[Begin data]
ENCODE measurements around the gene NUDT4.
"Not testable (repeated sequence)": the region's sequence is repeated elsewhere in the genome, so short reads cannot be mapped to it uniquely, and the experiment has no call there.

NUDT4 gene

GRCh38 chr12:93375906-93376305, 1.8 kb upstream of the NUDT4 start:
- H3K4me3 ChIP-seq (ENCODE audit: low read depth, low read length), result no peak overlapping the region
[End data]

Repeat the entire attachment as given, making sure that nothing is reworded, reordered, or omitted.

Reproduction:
ENCODE measurements around the gene NUDT4.
"Not testable (repeated sequence)": the region's sequence is repeated elsewhere in the genome, so short reads cannot be mapped to it uniquely, and the experiment has no call there.

NUDT4 gene

GRCh38 chr12:93375906-93376305, 1.8 kb upstream of the NUDT4 start:
- H3K4me3 ChIP-seq (ENCODE audit: low read depth, low read length), result no peak overlapping the region